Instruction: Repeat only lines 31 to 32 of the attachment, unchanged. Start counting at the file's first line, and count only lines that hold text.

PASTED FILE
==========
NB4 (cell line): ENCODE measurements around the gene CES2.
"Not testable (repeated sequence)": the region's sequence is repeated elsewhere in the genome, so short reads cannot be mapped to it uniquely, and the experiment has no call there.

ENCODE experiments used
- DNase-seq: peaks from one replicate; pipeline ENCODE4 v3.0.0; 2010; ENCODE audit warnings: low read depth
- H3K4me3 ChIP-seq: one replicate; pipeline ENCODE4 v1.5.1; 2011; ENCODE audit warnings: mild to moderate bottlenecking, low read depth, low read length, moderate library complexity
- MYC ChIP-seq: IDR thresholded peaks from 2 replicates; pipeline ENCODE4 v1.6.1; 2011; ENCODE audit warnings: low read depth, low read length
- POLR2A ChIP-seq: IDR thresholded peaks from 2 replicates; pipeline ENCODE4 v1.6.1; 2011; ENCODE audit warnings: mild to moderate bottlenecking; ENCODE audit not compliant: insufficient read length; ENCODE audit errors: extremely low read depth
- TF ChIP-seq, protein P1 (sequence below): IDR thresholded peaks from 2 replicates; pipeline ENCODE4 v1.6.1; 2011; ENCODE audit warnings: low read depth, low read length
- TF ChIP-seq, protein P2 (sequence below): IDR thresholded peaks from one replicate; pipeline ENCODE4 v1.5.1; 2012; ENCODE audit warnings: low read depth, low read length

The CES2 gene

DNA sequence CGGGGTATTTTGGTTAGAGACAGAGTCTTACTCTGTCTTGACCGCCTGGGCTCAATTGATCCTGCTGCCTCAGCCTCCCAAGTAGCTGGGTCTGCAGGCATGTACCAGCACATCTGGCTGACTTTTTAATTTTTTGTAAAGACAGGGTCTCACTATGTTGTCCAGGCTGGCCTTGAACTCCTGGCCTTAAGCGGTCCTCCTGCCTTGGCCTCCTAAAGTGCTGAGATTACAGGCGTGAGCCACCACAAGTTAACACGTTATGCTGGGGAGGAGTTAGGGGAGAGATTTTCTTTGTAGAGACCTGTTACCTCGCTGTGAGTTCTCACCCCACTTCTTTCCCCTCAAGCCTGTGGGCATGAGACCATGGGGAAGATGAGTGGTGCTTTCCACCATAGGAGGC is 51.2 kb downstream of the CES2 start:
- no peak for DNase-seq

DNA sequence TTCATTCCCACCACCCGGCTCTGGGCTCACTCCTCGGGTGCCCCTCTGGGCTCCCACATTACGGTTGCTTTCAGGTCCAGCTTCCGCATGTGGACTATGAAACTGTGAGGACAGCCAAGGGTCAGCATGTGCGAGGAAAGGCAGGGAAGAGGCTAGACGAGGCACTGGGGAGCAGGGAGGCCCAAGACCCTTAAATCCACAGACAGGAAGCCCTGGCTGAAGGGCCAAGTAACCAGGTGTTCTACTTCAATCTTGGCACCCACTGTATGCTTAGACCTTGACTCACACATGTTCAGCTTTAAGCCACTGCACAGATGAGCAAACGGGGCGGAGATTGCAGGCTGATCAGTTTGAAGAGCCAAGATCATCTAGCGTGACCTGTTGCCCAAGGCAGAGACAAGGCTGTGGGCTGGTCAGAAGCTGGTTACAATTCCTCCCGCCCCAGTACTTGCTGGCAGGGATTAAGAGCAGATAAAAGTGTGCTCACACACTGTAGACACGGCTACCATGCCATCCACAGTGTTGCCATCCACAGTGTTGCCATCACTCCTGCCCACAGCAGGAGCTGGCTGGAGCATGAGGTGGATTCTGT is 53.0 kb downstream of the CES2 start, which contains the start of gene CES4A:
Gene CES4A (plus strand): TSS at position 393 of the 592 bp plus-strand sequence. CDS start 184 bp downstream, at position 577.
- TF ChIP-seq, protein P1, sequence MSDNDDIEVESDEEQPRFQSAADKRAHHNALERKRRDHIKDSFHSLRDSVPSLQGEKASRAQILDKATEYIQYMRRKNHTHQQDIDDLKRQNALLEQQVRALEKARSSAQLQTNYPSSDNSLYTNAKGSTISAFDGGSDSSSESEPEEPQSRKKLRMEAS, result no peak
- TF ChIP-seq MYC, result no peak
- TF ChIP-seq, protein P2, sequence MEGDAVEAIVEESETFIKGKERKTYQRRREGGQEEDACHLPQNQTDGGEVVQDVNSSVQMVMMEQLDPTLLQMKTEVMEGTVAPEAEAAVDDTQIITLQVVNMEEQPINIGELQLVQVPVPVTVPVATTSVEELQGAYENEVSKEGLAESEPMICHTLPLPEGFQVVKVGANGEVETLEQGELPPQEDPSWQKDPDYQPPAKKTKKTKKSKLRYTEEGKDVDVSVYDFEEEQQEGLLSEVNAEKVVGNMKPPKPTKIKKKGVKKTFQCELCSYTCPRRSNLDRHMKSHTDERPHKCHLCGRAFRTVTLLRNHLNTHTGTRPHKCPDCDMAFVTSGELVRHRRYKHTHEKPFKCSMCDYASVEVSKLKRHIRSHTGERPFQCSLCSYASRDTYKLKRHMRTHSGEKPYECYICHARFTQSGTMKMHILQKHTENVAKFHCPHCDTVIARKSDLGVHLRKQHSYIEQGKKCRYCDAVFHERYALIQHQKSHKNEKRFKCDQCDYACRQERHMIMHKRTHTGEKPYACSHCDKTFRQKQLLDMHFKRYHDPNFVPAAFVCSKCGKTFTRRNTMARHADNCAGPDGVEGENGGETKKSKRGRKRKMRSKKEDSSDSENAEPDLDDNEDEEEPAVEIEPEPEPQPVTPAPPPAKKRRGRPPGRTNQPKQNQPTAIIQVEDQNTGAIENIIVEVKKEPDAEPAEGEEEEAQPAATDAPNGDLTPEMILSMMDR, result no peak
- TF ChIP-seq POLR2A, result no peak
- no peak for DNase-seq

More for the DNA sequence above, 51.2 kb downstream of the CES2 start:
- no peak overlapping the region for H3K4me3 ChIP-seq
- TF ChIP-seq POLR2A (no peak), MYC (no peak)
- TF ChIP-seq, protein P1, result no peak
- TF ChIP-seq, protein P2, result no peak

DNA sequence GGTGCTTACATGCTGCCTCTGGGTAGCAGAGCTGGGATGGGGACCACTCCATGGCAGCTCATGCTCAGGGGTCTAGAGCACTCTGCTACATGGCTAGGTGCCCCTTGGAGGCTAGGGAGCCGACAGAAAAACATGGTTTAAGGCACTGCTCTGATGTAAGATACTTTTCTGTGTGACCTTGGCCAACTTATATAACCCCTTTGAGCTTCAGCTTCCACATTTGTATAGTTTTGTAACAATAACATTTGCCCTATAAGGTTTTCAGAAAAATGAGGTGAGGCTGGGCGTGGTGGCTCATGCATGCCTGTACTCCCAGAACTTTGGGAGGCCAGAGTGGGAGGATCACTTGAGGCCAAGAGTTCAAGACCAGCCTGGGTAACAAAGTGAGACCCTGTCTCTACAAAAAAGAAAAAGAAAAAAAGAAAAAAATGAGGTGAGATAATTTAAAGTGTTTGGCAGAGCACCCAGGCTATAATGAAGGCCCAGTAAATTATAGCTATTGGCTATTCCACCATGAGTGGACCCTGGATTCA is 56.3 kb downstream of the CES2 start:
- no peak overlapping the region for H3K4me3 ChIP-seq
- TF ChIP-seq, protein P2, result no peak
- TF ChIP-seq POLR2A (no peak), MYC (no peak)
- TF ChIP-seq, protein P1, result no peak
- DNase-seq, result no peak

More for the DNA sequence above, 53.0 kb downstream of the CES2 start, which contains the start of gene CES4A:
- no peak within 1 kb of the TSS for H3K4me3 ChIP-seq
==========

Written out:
More for the DNA sequence above, 53.0 kb downstream of the CES2 start, which contains the start of gene CES4A:
- no peak within 1 kb of the TSS for H3K4me3 ChIP-seq